The One Thing Lean Six Sigma Got Wrong About Lean?


Mark's Note: Today's post is by Erwin van der Koogh, who comes to us from Australia. The thoughts and opinions here are his, although I agree with enough of it to publish it here. I'll be participating in the discussion via comments and I hope you'll join in.

By Erwin van der Koogh


The one thing that Lean Six Sigma got wrong can be summarized in three words:

Pretty Much Everything.

In 2002, Michael George and Robert Lawrence Jr. published Lean Six Sigma: Combining Six Sigma with Lean Speed, a book that started a revolution that quickly took hold in boardrooms around the globe. Total Quality Control and Six Sigma had always appealed to senior managers, but now it came with the added bonus of increased speed and reduced cost. It was a very welcome addition in the post “dot-com bubble” era and was always too good to be true.

My beef with Lean Six Sigma, however, is that as far as I can tell there is almost nothing in there that resembles the Lean I know and love.

Now before we delve into the common misconceptions that surround Lean, I want to make it really clear what I mean when I mention Lean. With it, I mean the version of Lean as taught by or influenced by people like Taiichi Ohno, W. Edwards Deming, Russell L. Ackoff, Jeff Liker, Tom & Mary Poppendieck, Donald Reinertsen, and countless other Lean experts I listen to and have worked with. Lean is based on a long-term vision, exceeding customer expectations, holistic thinking, creating flow, and respect for people.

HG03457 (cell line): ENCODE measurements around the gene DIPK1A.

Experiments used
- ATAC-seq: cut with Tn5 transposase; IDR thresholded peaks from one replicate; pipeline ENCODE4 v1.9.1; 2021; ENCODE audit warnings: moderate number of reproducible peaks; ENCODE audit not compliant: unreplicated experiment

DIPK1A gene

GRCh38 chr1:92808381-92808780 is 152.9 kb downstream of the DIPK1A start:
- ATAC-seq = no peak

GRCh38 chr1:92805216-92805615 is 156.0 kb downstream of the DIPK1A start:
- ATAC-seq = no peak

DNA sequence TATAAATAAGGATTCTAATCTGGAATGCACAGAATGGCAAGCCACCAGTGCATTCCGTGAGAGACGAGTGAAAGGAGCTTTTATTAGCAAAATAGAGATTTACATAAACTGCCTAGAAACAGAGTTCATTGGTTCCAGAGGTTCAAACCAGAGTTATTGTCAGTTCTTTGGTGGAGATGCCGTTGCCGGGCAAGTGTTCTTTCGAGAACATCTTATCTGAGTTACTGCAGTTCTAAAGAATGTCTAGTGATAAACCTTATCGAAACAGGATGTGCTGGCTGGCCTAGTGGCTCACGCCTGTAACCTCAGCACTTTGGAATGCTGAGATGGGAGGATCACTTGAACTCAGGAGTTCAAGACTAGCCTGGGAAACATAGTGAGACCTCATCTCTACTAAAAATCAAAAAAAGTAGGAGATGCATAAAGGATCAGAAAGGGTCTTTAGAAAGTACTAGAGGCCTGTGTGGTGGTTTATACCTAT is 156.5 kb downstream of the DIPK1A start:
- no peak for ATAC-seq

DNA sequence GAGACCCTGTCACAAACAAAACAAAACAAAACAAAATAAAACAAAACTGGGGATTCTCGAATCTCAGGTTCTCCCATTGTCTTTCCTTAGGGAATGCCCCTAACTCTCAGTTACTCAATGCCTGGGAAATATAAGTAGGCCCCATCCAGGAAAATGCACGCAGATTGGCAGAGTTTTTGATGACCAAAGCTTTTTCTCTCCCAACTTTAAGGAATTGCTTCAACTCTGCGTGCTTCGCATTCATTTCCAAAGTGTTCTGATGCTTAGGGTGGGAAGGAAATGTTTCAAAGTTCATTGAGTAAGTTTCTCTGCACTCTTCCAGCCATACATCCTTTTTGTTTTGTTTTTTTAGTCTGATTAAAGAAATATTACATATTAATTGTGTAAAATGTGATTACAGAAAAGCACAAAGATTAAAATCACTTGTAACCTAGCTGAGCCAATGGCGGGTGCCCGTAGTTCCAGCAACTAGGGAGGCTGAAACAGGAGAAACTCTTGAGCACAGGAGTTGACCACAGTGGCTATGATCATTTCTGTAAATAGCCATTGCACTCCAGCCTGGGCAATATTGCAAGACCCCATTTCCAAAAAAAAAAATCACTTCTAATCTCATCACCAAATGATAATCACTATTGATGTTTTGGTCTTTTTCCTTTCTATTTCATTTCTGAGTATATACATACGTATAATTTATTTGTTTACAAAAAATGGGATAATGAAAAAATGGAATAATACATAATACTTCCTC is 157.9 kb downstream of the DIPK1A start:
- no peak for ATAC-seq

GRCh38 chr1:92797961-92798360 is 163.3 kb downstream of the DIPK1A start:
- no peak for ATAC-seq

When I talk about the version of Lean that isn't all that Lean, as popularised by Lean Six Sigma, I'll just call it “Six Sigma.”

Lean is all about quality

One of the core assumptions by Mike George and Robert Lawerence was that Six Sigma was all about quality and Lean about speed. This couldn't be further from the truth.

Principle #5 of the Toyota Way management system says:

“Build a culture of stopping to fix problems, to get *quality* right the first time.”

It gets worse though. Six Sigma has a very limited concept of quality. It is mostly about the absence of defects, as they describe:

“The Six Sigma program is in place to eliminate any abnormalities, failures, or defects that occur within a given process”

Quality, however, is so much more than just the absence of defects, it is about meeting and exceeding customer expectations.

Lean is not about speed or even reducing waste, but reaching customer outcomes

Ask most any manager what Lean is about and they will tell you it is about removing waste. Now if removing waste was of such importance, don't you think it would have made at least one of the 14 principles of Toyota's management system as documented in The Toyota Way? Go check for yourself. There is nothing there about waste.

#Lean is not about speed or even reducing waste, but reaching customer outcomes Click To Tweet